SCARBOROUGH, Maine (NEWS CENTER Maine) -- In Maine we know to check ourselves and our pets for ticks when we come in from the outdoors, but now there's a new species to watch for.

The Lone Star Tick is most prominent in southern states. There have however been more cases of the tick being found in parts of Maine. Not as many as in Connecticut, Massachusetts and Rhode Island, but even a few cases are enough for Chuck Lubelczyk at Maine Medical Center's Research Institute to pay attention.

"A handful of these ticks are dropped in Maine from migratory song birds coming up during spring migration and historically our thought was that our winters up here were far too cold for them to be safe to survive, so we never had an established population of them," said Lubelczyk.

Chuck Lubelczyk studies ticks at Maine Medical Center's Research Institute.
Chuck Lubelczyk studies ticks at Maine Medical Center's Research Institute.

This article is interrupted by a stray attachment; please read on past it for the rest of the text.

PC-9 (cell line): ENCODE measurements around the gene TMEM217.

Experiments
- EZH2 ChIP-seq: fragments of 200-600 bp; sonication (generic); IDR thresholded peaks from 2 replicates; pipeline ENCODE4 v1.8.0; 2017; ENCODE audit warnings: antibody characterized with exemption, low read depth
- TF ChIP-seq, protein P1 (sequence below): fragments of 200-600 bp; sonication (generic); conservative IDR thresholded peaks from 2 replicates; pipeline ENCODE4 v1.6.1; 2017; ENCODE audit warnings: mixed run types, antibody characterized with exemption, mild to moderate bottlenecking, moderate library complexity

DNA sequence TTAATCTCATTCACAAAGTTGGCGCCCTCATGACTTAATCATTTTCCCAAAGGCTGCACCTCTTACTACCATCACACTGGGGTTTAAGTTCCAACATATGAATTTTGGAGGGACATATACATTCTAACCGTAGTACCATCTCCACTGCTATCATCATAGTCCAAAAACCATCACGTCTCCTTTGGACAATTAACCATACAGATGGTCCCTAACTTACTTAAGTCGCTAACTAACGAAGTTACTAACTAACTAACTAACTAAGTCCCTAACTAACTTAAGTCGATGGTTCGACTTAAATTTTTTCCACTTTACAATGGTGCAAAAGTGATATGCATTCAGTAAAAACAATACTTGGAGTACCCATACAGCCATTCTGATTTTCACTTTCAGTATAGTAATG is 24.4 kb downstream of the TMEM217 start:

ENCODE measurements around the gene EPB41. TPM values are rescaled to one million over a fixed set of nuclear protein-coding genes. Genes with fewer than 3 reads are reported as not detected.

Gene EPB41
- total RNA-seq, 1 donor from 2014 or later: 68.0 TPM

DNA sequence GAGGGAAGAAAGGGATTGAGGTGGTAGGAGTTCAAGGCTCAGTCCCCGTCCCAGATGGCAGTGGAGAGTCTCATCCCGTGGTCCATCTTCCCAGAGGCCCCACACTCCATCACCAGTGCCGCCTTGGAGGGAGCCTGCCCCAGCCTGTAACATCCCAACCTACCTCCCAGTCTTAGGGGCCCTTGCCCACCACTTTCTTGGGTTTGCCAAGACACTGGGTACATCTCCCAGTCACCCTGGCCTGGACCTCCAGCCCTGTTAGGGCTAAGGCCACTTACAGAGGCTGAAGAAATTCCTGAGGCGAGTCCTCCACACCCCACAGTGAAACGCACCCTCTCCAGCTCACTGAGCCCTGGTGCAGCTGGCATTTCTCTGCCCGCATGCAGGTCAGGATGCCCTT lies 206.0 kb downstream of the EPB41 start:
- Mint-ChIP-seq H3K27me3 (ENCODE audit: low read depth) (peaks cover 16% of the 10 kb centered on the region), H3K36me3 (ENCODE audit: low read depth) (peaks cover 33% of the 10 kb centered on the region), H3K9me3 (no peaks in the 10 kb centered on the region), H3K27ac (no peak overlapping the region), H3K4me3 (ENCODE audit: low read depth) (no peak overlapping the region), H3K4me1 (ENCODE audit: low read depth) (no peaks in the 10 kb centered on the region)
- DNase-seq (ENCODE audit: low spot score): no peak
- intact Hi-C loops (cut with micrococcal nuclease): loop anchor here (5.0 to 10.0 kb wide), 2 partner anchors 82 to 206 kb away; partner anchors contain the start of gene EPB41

Lone Star Ticks don't pass on an infectious disease, but they do however cause an allergy to red meat called Alpha-Gal. Dr. Marguerite Pennoyer is an allergist in Scarborough who has seen the symptoms with one of her patients.

"They start to feel that their throat is closing, they may feel weak, light headed and often may get nausea, vomiting, respiratory symptoms," said Dr. Pennoyer. "So typical symptoms that we call anaphylaxis."

Dr. Marguerite Pennoyer
Dr. Marguerite Pennoyer 

Dr. Pennoyer was unable to confirm if the cause of those symptoms was a Lone Star Tick, but even one case is enough to cause concern with allergists and scientists.

"These ticks, where they get established, they become the game changer for ticks," said Lubelczyk. "They occur in really high numbers and the bite is reportedly painful as well."

If you find a Lone Star Tick, you should reach out to Maine Medical Center's Research Institute at ticklab@mmc.org, or you can also reach out to the University of Maine Cooperative Extension in Orono.